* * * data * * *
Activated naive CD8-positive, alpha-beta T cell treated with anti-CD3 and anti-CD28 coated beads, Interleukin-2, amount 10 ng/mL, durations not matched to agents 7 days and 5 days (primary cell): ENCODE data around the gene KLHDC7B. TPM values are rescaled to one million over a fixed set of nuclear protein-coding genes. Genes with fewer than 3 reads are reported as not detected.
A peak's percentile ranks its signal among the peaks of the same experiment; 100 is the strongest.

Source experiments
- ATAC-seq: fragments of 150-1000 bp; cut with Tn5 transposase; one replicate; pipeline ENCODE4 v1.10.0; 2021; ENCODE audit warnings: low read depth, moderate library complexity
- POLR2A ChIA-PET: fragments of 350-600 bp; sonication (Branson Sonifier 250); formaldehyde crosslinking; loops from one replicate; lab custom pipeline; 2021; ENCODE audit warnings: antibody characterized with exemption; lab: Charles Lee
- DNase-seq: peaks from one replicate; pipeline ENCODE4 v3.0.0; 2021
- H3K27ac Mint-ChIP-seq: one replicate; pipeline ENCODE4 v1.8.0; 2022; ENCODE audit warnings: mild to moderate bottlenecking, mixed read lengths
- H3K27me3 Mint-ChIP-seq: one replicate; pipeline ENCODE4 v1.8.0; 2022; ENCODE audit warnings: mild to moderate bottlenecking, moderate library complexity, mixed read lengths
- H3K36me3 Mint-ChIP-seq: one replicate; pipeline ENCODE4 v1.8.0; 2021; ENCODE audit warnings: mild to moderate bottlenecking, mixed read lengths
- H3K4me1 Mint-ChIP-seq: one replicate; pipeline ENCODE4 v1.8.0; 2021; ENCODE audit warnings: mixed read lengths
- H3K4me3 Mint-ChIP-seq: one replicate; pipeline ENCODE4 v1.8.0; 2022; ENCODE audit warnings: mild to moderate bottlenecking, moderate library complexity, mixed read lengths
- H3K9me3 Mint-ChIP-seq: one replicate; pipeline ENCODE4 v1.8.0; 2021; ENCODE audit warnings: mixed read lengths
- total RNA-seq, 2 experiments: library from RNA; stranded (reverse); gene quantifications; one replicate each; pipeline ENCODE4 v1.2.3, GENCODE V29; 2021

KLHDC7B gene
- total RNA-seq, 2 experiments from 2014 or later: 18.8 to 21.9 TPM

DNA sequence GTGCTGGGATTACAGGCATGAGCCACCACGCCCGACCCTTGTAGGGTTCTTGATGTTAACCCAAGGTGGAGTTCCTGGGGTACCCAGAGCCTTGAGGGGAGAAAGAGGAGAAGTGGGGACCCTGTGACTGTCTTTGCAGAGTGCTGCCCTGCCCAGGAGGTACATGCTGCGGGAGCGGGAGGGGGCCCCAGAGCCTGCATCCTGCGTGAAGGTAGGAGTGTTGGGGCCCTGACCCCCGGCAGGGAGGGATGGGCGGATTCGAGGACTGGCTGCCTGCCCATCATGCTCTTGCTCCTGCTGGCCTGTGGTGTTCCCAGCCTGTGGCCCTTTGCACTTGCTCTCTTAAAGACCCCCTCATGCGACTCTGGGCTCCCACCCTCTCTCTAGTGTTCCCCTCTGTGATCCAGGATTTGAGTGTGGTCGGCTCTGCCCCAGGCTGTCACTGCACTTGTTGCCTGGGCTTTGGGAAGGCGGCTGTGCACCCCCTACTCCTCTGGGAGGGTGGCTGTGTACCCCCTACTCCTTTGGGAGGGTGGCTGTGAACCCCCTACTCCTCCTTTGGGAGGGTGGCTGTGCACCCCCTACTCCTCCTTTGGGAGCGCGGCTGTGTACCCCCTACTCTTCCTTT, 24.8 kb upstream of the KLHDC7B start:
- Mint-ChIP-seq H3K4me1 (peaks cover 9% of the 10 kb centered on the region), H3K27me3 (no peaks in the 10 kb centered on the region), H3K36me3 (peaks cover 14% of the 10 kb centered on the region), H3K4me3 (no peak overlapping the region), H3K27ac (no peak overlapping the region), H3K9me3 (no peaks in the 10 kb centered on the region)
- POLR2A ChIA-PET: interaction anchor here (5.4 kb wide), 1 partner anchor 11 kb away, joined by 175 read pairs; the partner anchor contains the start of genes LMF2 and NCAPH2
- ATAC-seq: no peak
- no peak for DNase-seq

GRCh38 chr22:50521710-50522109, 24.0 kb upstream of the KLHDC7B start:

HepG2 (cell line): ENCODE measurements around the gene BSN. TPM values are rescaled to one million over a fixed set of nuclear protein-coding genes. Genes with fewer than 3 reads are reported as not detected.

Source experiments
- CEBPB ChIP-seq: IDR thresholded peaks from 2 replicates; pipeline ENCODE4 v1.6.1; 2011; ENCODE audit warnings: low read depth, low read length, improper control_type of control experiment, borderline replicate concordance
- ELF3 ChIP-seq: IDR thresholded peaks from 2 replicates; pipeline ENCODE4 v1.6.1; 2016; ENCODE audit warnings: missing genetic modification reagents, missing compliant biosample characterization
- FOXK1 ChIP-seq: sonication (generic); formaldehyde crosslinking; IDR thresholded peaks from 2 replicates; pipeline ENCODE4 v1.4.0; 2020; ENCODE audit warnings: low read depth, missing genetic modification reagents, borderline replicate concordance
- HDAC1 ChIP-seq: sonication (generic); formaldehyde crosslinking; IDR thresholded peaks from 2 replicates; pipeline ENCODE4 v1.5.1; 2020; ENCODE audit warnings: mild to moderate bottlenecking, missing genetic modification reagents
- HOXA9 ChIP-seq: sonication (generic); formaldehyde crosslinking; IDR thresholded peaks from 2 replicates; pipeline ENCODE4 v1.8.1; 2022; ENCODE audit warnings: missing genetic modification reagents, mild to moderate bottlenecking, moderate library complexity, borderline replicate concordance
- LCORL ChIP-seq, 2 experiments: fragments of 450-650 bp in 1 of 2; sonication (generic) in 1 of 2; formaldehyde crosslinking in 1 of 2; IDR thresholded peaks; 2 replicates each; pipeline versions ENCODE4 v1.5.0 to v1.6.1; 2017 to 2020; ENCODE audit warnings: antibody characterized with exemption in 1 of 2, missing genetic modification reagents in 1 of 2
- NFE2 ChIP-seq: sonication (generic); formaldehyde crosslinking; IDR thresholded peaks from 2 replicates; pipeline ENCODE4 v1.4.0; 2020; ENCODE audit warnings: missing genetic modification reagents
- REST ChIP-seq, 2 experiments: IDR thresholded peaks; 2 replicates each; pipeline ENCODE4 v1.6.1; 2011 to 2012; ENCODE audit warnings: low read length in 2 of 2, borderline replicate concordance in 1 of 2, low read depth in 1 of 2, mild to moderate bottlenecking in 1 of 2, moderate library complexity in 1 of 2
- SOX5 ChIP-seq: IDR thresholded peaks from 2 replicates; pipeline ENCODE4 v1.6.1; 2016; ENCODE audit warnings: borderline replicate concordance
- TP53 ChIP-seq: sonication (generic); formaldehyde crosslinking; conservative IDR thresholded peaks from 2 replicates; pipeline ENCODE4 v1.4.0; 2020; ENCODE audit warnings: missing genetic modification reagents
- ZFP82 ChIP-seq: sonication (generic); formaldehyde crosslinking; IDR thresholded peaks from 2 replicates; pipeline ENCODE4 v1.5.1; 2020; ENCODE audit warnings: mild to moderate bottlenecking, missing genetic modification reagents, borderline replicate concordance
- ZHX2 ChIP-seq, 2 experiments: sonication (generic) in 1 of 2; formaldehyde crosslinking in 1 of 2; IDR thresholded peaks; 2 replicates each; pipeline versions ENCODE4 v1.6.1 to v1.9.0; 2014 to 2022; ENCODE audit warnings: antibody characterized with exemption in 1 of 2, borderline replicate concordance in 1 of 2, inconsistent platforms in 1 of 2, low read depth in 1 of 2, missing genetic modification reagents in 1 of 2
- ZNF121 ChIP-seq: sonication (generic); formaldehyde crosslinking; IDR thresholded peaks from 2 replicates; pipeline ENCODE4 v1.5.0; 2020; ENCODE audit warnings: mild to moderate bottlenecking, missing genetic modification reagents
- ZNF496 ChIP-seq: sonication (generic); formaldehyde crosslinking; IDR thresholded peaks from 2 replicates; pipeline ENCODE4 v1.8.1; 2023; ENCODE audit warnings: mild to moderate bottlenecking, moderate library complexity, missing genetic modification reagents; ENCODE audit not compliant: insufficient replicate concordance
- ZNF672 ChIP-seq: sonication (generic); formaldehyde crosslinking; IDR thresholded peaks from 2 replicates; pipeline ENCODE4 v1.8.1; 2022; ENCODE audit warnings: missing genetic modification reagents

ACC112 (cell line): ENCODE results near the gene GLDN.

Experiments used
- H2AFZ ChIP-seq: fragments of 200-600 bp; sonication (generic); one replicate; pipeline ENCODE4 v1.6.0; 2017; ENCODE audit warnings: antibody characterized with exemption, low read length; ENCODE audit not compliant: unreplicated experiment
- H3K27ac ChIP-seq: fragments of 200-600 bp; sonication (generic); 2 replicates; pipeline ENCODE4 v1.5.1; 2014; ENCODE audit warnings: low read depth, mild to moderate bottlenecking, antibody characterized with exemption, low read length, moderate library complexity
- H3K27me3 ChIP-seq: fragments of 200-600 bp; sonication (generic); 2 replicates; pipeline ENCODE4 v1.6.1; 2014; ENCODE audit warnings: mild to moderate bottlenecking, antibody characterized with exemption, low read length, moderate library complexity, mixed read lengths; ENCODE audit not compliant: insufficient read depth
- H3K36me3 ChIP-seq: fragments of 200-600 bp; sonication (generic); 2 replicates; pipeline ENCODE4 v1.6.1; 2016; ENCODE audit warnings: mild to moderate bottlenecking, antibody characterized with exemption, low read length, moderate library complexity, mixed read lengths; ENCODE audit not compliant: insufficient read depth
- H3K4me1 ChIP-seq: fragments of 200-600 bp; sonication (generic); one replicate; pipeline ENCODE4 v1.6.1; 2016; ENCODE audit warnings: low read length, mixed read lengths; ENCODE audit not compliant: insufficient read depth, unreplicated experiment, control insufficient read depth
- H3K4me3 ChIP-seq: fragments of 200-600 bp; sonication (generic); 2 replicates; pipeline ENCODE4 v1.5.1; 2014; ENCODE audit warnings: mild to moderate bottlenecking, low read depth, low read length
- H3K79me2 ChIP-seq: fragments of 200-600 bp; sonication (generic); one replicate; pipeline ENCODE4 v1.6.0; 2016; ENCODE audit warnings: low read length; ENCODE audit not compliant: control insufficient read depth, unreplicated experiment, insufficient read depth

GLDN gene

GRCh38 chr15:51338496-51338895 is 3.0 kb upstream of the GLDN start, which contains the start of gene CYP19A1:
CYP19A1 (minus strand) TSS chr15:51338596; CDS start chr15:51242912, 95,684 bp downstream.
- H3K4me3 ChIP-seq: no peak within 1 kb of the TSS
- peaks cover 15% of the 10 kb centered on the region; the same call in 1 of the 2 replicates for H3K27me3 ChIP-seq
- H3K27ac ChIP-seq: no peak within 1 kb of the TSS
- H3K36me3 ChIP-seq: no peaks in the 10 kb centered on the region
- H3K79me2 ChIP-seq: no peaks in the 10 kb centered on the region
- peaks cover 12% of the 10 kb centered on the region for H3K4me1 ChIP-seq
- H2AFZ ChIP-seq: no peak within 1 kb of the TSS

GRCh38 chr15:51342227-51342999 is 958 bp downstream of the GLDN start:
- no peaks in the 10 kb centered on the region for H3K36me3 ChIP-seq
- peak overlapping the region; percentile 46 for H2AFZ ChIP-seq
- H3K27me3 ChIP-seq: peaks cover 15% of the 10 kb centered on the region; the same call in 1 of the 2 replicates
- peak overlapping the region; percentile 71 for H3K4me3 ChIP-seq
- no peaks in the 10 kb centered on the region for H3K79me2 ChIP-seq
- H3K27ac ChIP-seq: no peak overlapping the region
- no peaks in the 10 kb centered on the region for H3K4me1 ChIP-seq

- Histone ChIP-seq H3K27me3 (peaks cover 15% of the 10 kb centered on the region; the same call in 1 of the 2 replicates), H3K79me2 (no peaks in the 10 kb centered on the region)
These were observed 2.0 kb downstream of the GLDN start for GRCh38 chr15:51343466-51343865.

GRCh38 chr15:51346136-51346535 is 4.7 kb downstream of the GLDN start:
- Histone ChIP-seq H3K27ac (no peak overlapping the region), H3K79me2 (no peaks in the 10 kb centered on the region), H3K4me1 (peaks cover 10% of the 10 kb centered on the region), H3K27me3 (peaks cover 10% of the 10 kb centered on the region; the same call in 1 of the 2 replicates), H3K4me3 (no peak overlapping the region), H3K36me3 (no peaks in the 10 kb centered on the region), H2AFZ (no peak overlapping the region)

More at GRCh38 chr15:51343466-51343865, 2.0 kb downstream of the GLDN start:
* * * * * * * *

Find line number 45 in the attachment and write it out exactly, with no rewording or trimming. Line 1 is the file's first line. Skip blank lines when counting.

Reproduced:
- H3K4me1 ChIP-seq: fragments of 200-600 bp; sonication (generic); one replicate; pipeline ENCODE4 v1.6.1; 2016; ENCODE audit warnings: low read length, mixed read lengths; ENCODE audit not compliant: insufficient read depth, unreplicated experiment, control insufficient read depth